Sprint Zero – Fasten your seatbelt

The german version of this post can be found here.
If you start a new project with a customer you often need to organize the project environment by yourself. At least you have to make sure it fits your needs. Especially in Scrum projects you don’t want to waste time dealing with organizational stuff but start implementing nice features starting with the first sprint. Nevertheless I’m often surprised how badly prepared some teams get sent on the road and into their first sprint. It’s so easy to give your team a good start – just have a Sprint Zero before your first sprint and get all the organizational stuff from your plate. You avoid the usual problems like having no access to development servers, a developer who wants another screen, chairs that hurt your back and so on. Of course there’s no general Sprint Zero for all companies and projects, but perhaps the following example from my daily work provides an insight into what can be achieved.

Example

A Scrumteam was supposed to start developing a new system in two weeks. The Product Owner and the Scrum Master were already assigned and the development team should consist of eight persons, one half of internal colleagues, the other half of externals. The externals were supposed to join the team two days before the start of Sprint 1 to attend the initial estimation meeting. To ensure we would be able to start developing on the first day of Sprint 1 the colleagues already on site met two weeks before Sprint 1 and planned a Sprint Zero. We thought about which preconditions had to be met to be able to have a good start. A lot of things came up, which we took care of during the following two weeks. Below you find a checklist.

Workplace

  • teamspace available
  • chairs avaibale
  • desks available
  • computer available (connected to the network)
  • switches
  • networking cable
  • power outlets
  • screens
  • mice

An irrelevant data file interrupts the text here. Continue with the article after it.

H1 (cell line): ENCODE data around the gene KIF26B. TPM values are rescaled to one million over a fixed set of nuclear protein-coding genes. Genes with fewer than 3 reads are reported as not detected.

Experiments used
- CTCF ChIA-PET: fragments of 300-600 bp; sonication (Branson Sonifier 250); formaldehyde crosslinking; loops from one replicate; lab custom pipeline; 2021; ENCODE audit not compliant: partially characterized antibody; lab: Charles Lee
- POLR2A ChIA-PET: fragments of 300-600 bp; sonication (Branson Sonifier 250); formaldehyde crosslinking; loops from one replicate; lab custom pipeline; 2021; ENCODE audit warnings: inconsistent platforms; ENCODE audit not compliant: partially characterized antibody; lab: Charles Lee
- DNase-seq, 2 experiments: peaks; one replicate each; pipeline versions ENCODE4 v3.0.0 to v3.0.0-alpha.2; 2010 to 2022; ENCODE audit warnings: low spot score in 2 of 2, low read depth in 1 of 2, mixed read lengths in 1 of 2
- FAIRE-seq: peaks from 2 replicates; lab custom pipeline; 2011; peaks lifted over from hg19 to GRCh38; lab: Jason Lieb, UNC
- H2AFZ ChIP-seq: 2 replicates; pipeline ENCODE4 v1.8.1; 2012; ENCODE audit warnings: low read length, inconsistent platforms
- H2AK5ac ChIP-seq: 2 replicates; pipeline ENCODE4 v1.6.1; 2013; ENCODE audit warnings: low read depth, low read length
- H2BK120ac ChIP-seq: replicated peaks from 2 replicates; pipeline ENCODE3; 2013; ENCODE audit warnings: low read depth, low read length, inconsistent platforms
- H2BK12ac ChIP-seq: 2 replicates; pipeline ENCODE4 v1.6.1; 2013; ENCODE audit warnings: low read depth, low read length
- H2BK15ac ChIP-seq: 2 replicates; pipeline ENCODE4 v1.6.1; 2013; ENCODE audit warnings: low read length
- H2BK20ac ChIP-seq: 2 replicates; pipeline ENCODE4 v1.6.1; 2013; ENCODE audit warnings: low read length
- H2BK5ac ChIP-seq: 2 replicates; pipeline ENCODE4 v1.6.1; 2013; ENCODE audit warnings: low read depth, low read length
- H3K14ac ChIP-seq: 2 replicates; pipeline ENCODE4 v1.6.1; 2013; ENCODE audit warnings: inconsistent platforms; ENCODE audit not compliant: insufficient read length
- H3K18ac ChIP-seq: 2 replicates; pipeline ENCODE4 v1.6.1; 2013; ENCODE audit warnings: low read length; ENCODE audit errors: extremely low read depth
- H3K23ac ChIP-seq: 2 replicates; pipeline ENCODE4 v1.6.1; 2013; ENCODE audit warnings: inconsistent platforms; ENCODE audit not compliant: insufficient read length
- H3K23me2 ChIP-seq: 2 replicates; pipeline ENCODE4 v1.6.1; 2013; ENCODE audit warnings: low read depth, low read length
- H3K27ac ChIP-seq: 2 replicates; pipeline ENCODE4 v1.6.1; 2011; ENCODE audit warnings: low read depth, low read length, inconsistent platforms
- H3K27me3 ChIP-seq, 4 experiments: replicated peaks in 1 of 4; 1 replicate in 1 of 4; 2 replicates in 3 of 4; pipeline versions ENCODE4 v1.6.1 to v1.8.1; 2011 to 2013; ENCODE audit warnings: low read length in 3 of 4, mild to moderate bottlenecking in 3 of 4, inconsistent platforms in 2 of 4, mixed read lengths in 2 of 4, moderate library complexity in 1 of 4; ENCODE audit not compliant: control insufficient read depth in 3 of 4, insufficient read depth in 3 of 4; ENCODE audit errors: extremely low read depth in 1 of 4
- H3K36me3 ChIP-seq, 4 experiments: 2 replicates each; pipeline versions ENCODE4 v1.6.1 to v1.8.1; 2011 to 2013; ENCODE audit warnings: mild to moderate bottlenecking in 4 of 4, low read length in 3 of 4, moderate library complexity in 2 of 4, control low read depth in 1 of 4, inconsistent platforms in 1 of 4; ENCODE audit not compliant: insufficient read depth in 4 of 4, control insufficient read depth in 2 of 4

• keyboards
  • light

Dev Environment

  • server available and configured
  • root-access on dev machines
  • licenses available
  • access do development servers and databases
  • client software licensed and installed
  • Wiki-space configured and accessible
  • tracking tool configured and accessible

Teamspace

  • enough keys for the teamspace
  • coffeemaker
  • planning boards, needles, cards
  • post-its
  • flipchart, pens

Access

  • ID’s to enter the building
  • NDA’s prepared for signing
  • access to all needed systems at least prepared in a way that it just has to be activated after signing the necessary papers

We organized all of these tasks on a simple taskboard on the wall (open, work in progress, done), met once a day for a daily standup in front of the taskboard and cleared task after task. Actually we covered everything necessary to start on day one. We received a great deal of praise from our external colleagues: They never joined a customer team which was as well prepared as we were. Usually they had to spend days or weeks to take care of organizational stuff. Do you have equivalent experience with a Sprint Zero? Perhaps you covered other areas we didn’t need here? I’m eager to get your feedback.

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